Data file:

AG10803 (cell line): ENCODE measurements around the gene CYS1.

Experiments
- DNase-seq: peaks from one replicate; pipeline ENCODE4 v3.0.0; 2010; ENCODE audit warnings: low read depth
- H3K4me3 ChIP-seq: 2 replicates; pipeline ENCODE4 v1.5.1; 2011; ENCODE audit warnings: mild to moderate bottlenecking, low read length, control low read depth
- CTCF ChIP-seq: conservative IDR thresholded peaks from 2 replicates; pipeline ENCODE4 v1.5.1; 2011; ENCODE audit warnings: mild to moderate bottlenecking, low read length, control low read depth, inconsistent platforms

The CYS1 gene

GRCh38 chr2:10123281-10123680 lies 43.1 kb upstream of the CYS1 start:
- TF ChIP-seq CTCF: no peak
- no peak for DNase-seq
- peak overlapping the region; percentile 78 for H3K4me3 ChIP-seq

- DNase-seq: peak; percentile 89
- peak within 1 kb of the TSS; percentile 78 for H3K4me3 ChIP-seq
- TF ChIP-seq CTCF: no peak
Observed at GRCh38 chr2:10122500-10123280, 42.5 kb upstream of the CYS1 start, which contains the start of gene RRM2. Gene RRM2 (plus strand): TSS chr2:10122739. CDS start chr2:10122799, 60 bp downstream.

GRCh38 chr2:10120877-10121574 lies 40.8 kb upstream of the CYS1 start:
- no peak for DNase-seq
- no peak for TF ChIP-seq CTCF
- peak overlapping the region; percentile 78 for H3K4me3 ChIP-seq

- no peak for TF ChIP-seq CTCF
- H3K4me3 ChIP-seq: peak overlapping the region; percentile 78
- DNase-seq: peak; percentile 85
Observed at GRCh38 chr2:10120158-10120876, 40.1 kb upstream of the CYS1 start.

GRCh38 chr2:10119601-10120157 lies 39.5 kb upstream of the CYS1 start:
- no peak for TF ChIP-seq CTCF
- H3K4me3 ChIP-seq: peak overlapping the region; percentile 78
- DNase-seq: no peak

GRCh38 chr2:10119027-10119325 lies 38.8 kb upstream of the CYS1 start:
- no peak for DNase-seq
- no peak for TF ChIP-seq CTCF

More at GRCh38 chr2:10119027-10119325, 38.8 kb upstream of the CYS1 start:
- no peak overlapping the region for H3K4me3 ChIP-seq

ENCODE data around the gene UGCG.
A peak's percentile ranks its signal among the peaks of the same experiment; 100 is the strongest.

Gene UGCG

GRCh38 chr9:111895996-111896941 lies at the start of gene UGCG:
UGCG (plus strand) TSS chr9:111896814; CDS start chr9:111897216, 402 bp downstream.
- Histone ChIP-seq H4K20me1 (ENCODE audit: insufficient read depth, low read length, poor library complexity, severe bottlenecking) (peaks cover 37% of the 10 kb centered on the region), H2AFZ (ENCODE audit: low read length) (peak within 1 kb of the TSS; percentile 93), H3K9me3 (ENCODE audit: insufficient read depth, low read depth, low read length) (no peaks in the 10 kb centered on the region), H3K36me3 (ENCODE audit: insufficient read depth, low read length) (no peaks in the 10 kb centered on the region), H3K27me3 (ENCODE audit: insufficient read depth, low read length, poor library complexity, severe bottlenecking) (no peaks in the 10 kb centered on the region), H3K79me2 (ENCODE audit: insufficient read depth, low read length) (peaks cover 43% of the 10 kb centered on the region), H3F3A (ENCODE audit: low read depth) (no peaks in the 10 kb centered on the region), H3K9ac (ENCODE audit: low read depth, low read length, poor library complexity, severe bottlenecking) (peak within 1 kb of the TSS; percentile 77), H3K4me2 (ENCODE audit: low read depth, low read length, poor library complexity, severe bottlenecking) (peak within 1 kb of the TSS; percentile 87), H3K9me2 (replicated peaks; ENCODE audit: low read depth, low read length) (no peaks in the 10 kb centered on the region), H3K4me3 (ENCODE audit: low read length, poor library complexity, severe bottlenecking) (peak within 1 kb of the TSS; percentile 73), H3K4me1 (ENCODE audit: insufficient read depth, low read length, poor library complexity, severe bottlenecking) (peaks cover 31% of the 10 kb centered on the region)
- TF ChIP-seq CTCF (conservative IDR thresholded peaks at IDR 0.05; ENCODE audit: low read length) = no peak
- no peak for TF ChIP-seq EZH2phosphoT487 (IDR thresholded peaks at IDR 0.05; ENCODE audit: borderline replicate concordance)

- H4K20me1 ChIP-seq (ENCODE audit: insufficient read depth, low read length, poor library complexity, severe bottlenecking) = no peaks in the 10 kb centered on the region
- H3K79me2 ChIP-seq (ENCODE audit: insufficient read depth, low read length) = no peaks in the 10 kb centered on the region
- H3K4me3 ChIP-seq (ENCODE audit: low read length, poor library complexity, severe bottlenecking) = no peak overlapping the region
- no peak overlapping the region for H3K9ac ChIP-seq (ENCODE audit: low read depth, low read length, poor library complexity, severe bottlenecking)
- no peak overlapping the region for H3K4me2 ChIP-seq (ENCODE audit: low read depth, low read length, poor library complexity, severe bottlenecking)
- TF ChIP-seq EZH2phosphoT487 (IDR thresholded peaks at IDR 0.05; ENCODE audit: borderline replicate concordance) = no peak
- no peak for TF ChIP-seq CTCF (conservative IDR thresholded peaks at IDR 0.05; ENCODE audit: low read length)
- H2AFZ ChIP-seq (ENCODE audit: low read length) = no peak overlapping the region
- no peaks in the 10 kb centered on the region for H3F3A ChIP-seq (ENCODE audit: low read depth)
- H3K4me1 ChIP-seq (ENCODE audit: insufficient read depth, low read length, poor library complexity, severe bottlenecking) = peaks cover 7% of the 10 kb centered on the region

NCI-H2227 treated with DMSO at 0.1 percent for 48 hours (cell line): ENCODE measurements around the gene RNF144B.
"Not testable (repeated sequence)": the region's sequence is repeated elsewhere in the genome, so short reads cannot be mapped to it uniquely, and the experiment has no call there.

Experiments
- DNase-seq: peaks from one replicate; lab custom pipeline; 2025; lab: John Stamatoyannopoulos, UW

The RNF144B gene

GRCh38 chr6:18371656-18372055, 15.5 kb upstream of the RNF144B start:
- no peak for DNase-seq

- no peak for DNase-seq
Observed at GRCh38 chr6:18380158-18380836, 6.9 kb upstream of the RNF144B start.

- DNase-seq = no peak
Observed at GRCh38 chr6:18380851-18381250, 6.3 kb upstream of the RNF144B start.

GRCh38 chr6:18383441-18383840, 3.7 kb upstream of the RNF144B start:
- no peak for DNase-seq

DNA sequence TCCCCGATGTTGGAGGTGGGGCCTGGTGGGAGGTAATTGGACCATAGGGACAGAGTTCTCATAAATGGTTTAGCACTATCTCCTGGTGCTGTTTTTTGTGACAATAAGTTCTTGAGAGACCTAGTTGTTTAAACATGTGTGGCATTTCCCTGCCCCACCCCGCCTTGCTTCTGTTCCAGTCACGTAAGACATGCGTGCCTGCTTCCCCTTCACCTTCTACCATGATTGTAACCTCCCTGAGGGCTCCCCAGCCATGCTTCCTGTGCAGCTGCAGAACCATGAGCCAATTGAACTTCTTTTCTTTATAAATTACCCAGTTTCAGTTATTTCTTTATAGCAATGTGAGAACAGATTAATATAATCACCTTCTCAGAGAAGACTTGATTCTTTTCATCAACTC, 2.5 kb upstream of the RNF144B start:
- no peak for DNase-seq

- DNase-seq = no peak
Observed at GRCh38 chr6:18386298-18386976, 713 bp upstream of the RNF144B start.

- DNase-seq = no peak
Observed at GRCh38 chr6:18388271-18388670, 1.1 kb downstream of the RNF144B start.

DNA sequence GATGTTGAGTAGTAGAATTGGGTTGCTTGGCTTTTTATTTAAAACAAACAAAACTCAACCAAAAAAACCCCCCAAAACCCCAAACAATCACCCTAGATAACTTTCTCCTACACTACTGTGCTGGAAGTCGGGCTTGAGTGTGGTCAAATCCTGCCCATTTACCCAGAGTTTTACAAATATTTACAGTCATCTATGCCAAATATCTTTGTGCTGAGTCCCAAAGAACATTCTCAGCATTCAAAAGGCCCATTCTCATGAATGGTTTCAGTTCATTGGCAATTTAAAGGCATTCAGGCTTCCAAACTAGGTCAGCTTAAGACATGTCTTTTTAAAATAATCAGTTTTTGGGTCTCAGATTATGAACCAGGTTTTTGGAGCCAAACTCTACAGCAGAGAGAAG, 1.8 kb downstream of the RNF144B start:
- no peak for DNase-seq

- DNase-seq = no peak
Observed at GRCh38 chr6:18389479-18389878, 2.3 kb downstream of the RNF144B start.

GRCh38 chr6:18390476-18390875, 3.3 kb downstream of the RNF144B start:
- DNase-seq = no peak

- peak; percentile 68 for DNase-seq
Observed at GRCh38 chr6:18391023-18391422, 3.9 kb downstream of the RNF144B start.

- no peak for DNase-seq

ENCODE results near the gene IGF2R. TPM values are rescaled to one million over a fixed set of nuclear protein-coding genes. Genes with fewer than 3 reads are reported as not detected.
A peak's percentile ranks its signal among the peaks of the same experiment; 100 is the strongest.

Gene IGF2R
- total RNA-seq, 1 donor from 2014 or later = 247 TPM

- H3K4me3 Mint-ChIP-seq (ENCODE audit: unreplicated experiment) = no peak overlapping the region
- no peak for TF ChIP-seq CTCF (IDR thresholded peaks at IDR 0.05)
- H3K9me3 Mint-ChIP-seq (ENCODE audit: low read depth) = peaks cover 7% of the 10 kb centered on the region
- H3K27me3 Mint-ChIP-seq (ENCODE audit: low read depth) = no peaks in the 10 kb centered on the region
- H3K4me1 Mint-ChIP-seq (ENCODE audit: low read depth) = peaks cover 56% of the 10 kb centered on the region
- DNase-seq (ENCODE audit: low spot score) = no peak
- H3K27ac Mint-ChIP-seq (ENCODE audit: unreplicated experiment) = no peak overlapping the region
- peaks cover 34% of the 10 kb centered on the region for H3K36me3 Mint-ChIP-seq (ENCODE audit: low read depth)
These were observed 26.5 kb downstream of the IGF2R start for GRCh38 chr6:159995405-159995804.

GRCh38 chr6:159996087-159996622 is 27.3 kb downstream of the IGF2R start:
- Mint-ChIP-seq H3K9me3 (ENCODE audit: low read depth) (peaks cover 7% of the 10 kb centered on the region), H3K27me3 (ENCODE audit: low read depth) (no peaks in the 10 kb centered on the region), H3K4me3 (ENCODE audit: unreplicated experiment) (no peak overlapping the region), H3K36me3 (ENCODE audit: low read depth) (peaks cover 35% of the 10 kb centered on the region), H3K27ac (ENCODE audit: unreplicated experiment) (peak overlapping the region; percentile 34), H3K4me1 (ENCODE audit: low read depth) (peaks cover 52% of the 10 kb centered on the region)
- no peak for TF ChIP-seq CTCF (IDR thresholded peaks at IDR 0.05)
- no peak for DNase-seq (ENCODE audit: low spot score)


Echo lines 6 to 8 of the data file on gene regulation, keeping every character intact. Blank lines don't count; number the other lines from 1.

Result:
The CYS1 gene

GRCh38 chr2:10123281-10123680 lies 43.1 kb upstream of the CYS1 start:
- TF ChIP-seq CTCF: no peak